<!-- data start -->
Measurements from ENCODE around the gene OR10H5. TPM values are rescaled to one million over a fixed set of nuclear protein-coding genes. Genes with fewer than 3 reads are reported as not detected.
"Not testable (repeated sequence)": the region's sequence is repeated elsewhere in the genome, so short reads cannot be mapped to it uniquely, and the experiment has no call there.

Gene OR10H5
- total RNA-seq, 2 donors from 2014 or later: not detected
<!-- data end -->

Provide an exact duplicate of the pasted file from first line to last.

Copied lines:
Measurements from ENCODE around the gene OR10H5. TPM values are rescaled to one million over a fixed set of nuclear protein-coding genes. Genes with fewer than 3 reads are reported as not detected.
"Not testable (repeated sequence)": the region's sequence is repeated elsewhere in the genome, so short reads cannot be mapped to it uniquely, and the experiment has no call there.

Gene OR10H5
- total RNA-seq, 2 donors from 2014 or later: not detected